Eagle, ID — Idaho potatoes have been the naming sponsor of America’s most exciting cold weather bowl game, the Famous Idaho Potato Bowl (FIPB), for 10 years, and 2021 didn’t disappoint the fans in the stands and the two million folks who watched the high-scoring game live on ESPN.
While University of Wyoming defeated Kent State University, 52-38, and Wyoming’s Levi Williams was the first quarterback to complete 200 rushing yards and four rushing touchdowns in a bowl game, it was all about the potatoes.
- Boise State University’s football stadium is known for its iconic blue turf, but its official name is Albertsons Stadium; Albertsons is one of the most popular grocery store chains in America and the ‘go to’ retailer for Idaho potatoes.
- The bowl game logo is a giant fluffy baked potato that spans the middle of the field.
- The trophy is a crystal bowl filled with plastic potatoes.
- The name, Famous Idaho Potato Bowl, says it all. Unlike the Citrus or Orange Bowls, sports fans know exactly who the title sponsor of the iconic game is.
The Idaho Potato Commission (IPC), the sponsor of the game, leverages every opportunity available to promote Idaho potatoes and the famous “Grown in Idaho” seal to keep America’s favorite vegetable top of mind for customers especially during the busy holiday season when they are shopping and dining out. Product mentions include:
- ESPN television and radio ads
- Video board announcements
- Idaho potato logos on the field, in the end zones and on the sidelines and fences
- Multiple mentions by the sportscasters
- Game day program advertising with the IPC logo on the cover and a several-page spread
In addition to the action-packed game, viewers tuned in for two other reasons:
- French Fry Dump — Instead of Gatorade, a huge bucket of French fries is dumped on the winning coach’s head. A finale you’ll only see at the Famous Idaho Potato Bowl!
- Spuddy Buddy – The IPC’s mascot with the big eyes and infectious smile has been named by both ESPN and SBNation the #1 College Football Mascot. From chest bumps with the other mascots to stunting with the cheerleaders to “spudtacular” dance moves that make the crowd go wild, all eyes are always anticipating the giant tater’s next move.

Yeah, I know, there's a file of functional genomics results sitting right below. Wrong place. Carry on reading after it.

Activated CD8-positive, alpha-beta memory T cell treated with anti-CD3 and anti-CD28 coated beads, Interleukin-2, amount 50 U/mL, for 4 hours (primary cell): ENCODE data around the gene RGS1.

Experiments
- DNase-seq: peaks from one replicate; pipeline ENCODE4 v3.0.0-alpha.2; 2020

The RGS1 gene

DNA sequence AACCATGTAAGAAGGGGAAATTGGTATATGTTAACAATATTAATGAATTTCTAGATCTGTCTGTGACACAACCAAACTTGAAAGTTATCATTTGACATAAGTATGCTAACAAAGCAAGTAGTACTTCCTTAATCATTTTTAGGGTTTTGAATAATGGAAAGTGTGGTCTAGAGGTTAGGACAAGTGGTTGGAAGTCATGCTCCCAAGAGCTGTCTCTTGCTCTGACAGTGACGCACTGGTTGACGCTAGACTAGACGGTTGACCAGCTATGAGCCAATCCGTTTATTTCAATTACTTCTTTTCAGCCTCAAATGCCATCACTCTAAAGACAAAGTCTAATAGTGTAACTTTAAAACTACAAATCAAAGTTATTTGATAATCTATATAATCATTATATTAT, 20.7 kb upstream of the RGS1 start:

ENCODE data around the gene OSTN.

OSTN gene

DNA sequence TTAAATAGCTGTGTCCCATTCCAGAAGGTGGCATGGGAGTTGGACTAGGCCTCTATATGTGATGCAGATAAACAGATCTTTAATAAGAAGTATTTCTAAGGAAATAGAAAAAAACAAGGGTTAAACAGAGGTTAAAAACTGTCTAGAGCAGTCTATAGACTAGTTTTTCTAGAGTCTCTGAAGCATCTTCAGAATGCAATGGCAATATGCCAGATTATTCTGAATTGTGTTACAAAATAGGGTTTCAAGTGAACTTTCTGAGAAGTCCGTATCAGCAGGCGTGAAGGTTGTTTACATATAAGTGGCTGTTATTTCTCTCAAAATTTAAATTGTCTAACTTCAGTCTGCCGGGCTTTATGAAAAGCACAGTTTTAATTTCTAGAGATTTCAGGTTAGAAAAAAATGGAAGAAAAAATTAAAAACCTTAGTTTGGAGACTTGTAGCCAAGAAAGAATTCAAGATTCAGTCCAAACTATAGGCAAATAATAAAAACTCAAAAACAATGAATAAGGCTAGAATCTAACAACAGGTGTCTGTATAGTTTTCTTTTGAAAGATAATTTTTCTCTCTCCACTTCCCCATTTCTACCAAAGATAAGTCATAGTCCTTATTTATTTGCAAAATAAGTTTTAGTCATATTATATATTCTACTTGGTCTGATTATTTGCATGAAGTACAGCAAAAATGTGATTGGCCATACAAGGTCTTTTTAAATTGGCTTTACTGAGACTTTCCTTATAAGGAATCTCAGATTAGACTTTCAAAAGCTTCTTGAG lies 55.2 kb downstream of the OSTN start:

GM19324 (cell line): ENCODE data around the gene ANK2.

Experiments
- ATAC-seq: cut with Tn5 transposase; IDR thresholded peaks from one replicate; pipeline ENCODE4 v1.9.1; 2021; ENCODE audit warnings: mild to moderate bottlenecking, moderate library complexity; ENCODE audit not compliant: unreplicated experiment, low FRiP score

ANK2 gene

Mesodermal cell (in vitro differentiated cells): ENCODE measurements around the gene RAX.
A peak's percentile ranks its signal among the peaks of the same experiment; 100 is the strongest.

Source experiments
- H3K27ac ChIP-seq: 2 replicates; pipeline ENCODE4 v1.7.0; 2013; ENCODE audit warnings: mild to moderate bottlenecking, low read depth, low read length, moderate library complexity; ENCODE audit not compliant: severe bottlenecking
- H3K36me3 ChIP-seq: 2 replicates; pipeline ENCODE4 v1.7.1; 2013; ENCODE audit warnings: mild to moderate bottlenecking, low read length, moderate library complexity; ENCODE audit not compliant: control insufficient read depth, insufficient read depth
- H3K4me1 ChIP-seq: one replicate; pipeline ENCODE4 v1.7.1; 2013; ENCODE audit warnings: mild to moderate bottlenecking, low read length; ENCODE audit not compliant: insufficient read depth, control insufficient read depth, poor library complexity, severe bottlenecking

The game also provides an opportunity to promote a few of the IPC’s other important programs:
- The iconic Big Idaho® Potato Truck was parked amidst all the tailgating activities, providing a backdrop for thousands of selfies.
- The IPC presented its long-time charity partner RODS, a non-profit organization that helps find homes in the U.S. for orphaned children in other countries with Down syndrome, an oversize check for $25,000, representing its annual donation to this worthy charity. Brett Jensen, Chairman, IPC, presented the check on the field during the second quarter to RODS Executive Director, Mike McKnight.
The FIPB has also helped launch the careers of several well-known professional football players. Two of the most recent include:
- Zach Wilson, now quarterback for the NY Jets set a BYU record and tied the NCAA bowl record as a freshman throwing a perfect game — 18 for 18 passing, 317 yards and four touchdowns when the Cougars defeated Western Michigan in 2018.
- Josh Allen, now quarterback for the Buffalo Bills declared his candidacy for the NFL draft in 2017 after he threw three touchdown passes in the first quarter for the Wyoming Cowboys, defeating the Michigan Cheppewas 37-14.
Information on the 2022 Famous Idaho Potato Bowl will be made available mid-year.
About the Idaho Potato Commission
Established in 1937, the Idaho Potato Commission (IPC) is a state agency that is responsible for promoting and protecting the famous “Grown in Idaho®” seal, a federally registered trademark that assures consumers they are purchasing genuine, top-quality Idaho® potatoes. Idaho’s growing season of warm days and cool nights, ample mountain-fed irrigation and rich volcanic soil, give Idaho® potatoes their unique texture, taste and dependable performance. These ideal growing conditions are what differentiate Idaho® potatoes from potatoes grown in other states. For more information, visit www.idahopotato.com.